Karnataka's anti-corruption watchdog, or Lokayukta, long held as the model anti-corruption ombudsman, had a shattering fall from grace after Ashwin Rao, the son of the Lokayukta chief, Bhaskar Rao, was arrested for running an extortion racket from within the organisation.
Though Bhaskara Rao--appointed to the post by the BJP in 2013-- has been under pressure to quit since May, NDTV reports that he is now seeking legal opinion on whether he should--in the light of his son's arrest-- finally step down.
Ashwin is the second scalp by the Special Investigation Team (SIT) in the past 24 hours. It had earlier arrested Lokayukta Joint Commissioner, Syed Riyaz, who had been the organisation's public relations officer for 18 years.
For over a year Ashwin and his compatriots, four of whom have already been arrested earlier, would use Right To Information requests to glean details about projects executed by government officers, use that to demand bribes and threaten to initiate raids.
In a timeline of events, The News Minute notes that around May, allegations began to surface that the Lokayukta establishment may have a vested interest in these 'raids.'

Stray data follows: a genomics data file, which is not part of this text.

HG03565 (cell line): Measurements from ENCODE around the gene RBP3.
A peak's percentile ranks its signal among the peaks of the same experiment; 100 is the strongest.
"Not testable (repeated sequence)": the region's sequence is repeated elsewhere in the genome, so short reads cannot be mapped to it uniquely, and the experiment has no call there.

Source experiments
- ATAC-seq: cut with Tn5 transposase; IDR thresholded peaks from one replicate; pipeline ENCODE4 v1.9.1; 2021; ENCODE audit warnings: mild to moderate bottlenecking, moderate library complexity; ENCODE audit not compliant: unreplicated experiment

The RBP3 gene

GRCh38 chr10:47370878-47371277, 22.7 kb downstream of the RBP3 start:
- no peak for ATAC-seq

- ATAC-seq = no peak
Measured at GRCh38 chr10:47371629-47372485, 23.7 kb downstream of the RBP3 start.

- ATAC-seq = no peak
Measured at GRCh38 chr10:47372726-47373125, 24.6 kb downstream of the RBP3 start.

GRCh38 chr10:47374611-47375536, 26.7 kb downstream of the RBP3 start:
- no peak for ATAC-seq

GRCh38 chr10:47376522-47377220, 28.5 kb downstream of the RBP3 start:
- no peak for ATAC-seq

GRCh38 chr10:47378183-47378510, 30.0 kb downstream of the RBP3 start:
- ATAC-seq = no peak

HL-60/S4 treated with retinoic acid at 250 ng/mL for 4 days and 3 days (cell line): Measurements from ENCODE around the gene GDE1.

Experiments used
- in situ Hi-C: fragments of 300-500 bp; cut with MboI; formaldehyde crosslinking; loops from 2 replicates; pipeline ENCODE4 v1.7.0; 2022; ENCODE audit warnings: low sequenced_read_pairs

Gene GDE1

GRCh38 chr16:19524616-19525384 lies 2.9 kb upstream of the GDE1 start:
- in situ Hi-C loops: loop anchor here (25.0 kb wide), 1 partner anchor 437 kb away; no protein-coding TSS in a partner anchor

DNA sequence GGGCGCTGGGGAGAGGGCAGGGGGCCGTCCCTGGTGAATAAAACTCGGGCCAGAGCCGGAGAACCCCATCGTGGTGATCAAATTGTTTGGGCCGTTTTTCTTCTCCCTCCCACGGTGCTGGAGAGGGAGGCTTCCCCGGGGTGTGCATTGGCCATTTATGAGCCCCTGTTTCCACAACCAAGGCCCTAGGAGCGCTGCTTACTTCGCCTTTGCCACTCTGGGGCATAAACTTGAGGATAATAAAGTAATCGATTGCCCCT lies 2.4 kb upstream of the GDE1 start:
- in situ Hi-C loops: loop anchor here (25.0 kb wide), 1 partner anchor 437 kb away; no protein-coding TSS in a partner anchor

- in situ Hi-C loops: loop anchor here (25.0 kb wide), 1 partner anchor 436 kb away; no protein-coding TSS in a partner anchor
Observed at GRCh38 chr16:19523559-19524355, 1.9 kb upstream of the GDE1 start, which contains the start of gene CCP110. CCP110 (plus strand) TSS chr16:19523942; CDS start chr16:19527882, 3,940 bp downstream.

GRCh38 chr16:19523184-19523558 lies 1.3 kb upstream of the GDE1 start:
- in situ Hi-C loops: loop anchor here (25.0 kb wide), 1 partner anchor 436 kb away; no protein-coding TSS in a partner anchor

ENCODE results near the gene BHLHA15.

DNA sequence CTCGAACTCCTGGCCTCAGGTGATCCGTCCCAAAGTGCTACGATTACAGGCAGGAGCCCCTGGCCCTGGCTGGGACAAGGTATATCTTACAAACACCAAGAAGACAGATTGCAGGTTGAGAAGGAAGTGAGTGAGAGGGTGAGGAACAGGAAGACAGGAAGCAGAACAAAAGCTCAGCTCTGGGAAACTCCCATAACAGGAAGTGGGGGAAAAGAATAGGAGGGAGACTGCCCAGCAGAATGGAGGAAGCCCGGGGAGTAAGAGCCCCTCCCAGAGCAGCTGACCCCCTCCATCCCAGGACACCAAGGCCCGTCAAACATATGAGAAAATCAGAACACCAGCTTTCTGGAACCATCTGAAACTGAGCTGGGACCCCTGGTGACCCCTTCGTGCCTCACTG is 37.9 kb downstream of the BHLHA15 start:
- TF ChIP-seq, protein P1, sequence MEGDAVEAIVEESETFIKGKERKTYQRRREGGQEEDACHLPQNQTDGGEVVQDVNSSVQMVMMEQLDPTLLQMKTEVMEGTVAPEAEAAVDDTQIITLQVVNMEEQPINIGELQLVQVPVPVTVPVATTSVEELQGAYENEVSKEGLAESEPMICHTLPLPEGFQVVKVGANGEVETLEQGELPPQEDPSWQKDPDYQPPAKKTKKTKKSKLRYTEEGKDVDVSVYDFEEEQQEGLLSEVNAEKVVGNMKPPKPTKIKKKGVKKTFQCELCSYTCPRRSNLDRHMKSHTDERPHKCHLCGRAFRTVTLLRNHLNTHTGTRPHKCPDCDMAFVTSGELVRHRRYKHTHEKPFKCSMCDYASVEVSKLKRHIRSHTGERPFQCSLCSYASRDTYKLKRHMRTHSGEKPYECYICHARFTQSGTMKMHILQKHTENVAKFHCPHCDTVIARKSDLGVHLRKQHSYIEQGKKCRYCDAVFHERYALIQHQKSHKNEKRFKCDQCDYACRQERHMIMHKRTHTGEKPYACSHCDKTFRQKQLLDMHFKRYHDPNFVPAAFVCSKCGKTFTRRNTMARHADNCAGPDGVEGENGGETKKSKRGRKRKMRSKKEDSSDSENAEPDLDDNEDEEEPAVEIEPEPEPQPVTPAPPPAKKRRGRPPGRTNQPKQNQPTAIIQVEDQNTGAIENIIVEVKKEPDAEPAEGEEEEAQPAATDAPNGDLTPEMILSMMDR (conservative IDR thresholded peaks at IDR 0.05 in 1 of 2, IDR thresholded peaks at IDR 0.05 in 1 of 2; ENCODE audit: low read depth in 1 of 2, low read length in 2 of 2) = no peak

An engineer in Bengaluru's city corporation, Krishnamurthy, got a call from a 'Krishna Rao' on May 5 and 7, soliciting a bribe of Rs 1 crore if he wanted to "escape Lokayukta raids."
Instead of caving in, he approached Bengaluru City Lokayukta SP, Sonia Narang, who found that the calls were made to him from the Lokayukta headquarters in MS Building in Bengaluru.
She brought the matter to Lokayukta Rao's notice who ordered enquiries where it emerged that Ashwin may be involved but Bhaskara denied any explicit link.
This isn't the first time that the Lokayukta office has been under suspicion.
In September 2011, the then Lokayukta Shivraj Patil resigned after it came to light that he and his wife had illegally been allotted two residential plots in a housing colony meant for judicial employees. Patil had denied committing any illegal act.
AAP leader Ravi Krishna Reddy had then told The Hindustan Times that Rao’s appointment was “wrong”, as he too had allegedly been a beneficiary of the plots that Patil was accused of obtaining illegally.
The Karnataka Lokayukta seems to have taken a wide detour from its days when Supreme Court Justice Santosh Hegde led it and brought to book key ministers involved in illegally mining iron-ore in Bellary.